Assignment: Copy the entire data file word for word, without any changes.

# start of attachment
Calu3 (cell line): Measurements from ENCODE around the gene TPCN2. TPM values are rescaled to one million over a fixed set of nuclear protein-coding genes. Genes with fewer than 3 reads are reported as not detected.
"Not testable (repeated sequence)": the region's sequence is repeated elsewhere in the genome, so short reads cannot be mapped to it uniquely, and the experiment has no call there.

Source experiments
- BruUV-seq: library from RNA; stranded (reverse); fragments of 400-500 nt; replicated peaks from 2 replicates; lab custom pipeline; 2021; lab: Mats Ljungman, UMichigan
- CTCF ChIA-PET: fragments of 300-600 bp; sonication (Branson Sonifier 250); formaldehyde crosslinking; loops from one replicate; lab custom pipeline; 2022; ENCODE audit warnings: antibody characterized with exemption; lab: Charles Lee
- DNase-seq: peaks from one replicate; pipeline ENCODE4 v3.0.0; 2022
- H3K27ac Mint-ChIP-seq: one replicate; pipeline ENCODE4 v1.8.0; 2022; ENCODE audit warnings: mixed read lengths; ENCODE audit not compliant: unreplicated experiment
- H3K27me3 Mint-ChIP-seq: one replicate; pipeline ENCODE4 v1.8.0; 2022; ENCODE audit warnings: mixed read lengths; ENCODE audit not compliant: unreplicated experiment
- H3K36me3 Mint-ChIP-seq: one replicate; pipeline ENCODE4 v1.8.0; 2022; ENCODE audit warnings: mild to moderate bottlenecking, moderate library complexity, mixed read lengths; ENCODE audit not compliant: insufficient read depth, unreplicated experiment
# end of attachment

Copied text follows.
Calu3 (cell line): Measurements from ENCODE around the gene TPCN2. TPM values are rescaled to one million over a fixed set of nuclear protein-coding genes. Genes with fewer than 3 reads are reported as not detected.
"Not testable (repeated sequence)": the region's sequence is repeated elsewhere in the genome, so short reads cannot be mapped to it uniquely, and the experiment has no call there.

Source experiments
- BruUV-seq: library from RNA; stranded (reverse); fragments of 400-500 nt; replicated peaks from 2 replicates; lab custom pipeline; 2021; lab: Mats Ljungman, UMichigan
- CTCF ChIA-PET: fragments of 300-600 bp; sonication (Branson Sonifier 250); formaldehyde crosslinking; loops from one replicate; lab custom pipeline; 2022; ENCODE audit warnings: antibody characterized with exemption; lab: Charles Lee
- DNase-seq: peaks from one replicate; pipeline ENCODE4 v3.0.0; 2022
- H3K27ac Mint-ChIP-seq: one replicate; pipeline ENCODE4 v1.8.0; 2022; ENCODE audit warnings: mixed read lengths; ENCODE audit not compliant: unreplicated experiment
- H3K27me3 Mint-ChIP-seq: one replicate; pipeline ENCODE4 v1.8.0; 2022; ENCODE audit warnings: mixed read lengths; ENCODE audit not compliant: unreplicated experiment
- H3K36me3 Mint-ChIP-seq: one replicate; pipeline ENCODE4 v1.8.0; 2022; ENCODE audit warnings: mild to moderate bottlenecking, moderate library complexity, mixed read lengths; ENCODE audit not compliant: insufficient read depth, unreplicated experiment